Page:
Page:A French Volunteer of the War of Independence.djvu/94

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directions. They had to pass through vast and thick forests where there were no paths. Though without either watch or compass they found their road, by means known to themselves alone. The meeting was to be on a plain, and it is a fact that on the day appointed we heard their songs and cries, and saw the various bodies of Indians arrive from all sides almost simultaneously.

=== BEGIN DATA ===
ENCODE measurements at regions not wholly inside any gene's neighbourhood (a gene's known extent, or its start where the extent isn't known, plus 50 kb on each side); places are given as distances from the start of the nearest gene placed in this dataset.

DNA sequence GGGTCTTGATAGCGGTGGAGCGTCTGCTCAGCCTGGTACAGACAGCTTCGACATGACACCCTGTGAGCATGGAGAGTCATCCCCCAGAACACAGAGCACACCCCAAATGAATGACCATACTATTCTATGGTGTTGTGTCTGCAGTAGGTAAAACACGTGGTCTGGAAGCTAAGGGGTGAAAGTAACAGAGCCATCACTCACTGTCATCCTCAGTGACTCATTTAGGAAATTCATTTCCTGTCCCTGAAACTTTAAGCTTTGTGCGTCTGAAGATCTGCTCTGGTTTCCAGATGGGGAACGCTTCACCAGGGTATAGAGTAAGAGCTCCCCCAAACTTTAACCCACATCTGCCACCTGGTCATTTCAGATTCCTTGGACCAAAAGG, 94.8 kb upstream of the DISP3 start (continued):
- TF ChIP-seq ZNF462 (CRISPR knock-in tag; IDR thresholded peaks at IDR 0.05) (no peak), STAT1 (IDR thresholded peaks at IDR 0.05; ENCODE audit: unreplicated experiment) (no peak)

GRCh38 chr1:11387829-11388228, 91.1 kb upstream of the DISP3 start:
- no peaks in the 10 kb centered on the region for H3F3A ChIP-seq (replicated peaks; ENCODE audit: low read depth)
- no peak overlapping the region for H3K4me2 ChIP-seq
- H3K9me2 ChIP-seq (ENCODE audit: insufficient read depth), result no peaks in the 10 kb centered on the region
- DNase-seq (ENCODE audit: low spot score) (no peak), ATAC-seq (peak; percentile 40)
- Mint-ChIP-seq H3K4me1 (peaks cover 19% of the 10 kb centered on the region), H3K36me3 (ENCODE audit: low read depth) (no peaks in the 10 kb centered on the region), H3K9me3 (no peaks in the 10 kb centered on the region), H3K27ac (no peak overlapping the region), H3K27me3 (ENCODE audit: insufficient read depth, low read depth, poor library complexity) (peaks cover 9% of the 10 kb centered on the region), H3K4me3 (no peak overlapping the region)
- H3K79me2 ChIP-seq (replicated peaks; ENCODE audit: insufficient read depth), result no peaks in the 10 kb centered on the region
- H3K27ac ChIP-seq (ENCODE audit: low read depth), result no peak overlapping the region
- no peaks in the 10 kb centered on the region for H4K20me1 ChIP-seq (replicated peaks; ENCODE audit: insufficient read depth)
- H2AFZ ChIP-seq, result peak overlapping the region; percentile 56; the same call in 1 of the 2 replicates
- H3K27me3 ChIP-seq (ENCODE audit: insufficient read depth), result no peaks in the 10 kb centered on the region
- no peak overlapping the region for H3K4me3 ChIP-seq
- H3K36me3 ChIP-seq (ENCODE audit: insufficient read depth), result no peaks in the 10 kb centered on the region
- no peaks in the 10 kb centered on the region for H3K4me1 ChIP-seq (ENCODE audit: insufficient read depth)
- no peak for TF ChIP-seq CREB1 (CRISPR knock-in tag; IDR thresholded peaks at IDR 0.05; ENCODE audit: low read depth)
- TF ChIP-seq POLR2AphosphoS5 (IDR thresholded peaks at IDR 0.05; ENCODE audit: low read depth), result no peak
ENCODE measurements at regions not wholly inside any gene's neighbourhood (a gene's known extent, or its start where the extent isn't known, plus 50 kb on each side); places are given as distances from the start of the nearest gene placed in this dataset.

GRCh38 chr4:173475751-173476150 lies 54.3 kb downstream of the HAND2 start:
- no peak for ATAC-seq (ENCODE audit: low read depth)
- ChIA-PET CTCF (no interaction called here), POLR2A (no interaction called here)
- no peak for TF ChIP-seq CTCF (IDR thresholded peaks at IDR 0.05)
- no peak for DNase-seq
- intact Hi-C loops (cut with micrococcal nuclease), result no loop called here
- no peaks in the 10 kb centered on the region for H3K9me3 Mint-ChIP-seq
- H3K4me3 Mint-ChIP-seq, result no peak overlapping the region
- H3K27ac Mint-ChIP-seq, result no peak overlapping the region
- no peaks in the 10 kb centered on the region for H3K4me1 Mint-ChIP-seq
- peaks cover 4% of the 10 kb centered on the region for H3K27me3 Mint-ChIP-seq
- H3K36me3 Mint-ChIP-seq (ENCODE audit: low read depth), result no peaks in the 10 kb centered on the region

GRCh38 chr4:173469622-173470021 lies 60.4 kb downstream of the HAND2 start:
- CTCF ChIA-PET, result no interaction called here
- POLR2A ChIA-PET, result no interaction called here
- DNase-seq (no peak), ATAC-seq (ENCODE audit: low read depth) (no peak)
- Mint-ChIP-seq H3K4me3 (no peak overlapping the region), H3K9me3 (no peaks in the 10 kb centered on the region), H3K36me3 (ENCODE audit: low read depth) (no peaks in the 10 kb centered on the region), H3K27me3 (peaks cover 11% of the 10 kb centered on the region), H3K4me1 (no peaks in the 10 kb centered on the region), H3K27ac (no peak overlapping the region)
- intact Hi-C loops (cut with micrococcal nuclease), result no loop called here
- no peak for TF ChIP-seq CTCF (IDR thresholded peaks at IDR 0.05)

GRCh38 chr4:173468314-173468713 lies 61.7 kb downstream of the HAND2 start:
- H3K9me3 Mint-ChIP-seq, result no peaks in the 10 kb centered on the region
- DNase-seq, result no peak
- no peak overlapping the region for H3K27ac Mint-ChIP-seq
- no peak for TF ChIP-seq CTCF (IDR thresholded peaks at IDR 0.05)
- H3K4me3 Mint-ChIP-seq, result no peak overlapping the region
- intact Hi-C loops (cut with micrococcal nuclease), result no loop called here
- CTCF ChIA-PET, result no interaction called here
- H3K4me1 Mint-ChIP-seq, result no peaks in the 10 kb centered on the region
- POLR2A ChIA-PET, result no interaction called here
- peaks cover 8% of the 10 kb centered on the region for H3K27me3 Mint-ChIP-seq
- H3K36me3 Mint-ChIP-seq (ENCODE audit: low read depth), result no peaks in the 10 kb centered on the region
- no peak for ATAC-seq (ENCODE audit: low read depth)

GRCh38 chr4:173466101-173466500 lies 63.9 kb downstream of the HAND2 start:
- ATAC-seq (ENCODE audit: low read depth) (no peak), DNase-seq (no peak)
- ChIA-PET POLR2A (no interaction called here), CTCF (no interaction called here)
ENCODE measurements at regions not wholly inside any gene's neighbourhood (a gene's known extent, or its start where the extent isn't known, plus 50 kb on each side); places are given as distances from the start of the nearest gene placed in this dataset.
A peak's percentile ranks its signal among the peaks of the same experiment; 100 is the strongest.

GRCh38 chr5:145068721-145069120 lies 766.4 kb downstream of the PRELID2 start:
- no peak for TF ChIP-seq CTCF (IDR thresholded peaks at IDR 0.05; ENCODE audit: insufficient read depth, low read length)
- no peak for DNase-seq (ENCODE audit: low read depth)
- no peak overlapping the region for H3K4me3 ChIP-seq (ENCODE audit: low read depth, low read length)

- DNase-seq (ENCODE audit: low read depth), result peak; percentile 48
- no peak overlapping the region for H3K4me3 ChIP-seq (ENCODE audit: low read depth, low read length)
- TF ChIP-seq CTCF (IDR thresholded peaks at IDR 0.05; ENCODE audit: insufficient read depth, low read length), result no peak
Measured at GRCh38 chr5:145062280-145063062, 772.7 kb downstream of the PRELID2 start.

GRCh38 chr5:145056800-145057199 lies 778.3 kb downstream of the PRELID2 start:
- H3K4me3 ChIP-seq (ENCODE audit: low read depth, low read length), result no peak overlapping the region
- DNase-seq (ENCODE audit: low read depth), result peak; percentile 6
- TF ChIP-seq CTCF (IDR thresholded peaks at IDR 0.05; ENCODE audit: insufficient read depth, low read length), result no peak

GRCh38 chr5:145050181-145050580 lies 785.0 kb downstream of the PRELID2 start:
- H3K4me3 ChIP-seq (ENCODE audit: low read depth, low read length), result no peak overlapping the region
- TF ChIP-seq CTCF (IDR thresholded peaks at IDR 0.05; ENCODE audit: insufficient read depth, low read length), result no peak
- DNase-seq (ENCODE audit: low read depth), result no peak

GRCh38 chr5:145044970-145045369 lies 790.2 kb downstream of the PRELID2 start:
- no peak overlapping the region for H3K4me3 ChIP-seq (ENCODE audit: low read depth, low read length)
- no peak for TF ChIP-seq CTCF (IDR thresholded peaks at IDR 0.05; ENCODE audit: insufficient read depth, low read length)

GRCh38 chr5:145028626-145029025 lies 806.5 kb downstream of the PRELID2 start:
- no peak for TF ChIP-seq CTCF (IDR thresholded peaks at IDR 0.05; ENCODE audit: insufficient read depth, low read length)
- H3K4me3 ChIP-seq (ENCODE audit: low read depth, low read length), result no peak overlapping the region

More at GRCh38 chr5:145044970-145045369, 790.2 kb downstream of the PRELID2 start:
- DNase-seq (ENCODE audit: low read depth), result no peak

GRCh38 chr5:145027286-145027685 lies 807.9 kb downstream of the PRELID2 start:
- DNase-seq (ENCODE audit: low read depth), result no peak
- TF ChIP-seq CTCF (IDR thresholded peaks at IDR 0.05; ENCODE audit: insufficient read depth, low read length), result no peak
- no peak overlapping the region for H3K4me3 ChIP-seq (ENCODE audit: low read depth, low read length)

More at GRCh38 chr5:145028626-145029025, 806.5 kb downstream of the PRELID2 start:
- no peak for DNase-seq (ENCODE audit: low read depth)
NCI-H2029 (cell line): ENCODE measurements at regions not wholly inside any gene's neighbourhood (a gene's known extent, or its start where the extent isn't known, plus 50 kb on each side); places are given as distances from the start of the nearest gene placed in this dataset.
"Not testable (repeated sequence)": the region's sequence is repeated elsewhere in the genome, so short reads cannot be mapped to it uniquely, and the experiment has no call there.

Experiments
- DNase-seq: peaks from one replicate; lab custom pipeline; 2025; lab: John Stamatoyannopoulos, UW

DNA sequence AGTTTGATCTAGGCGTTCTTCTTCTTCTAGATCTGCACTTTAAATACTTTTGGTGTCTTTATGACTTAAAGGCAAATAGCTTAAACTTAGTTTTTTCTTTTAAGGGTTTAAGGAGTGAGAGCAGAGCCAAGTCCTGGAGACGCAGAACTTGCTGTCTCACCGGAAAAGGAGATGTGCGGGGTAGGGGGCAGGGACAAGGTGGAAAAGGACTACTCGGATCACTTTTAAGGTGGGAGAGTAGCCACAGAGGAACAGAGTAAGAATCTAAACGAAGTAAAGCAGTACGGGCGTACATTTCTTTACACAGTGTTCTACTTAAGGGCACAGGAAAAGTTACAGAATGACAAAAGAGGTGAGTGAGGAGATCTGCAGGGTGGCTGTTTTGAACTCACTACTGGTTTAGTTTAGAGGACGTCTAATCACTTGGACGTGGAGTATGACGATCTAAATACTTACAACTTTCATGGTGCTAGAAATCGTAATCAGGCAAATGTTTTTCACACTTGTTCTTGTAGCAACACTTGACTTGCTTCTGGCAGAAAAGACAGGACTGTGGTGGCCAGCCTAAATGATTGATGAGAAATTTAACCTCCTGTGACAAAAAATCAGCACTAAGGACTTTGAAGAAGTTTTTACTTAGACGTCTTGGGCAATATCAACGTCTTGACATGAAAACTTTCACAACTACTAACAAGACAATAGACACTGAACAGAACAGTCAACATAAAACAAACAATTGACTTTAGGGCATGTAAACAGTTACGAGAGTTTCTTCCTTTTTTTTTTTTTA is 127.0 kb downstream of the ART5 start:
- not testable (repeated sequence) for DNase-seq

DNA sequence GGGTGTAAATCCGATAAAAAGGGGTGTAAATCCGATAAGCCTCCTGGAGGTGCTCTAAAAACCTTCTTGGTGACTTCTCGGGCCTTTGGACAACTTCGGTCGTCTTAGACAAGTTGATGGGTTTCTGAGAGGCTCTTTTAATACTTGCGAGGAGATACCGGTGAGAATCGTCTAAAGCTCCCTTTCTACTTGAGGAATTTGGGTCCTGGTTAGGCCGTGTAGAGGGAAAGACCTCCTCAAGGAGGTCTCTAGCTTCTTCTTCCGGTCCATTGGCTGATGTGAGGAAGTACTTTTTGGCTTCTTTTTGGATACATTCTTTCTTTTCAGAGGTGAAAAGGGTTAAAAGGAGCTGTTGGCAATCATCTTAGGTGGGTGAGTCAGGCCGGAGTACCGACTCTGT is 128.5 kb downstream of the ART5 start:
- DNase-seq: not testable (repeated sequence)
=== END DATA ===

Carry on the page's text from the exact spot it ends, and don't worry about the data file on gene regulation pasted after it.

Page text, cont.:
I was astonished, on my return, to find what peculiar ideas our hosts, the Americans of New England, had of the French. One day I dismounted from my horse at the house of a farmer upon whom I had been billeted. I had hardly entered the good man's house when he said to me,

"I am very glad to have a Frenchman in the house."

I politely enquired the reason of this preference.

"Well," he said, "you see the barber lives a long way off, so you will be able to shave me."

"But I cannot even shave myself," I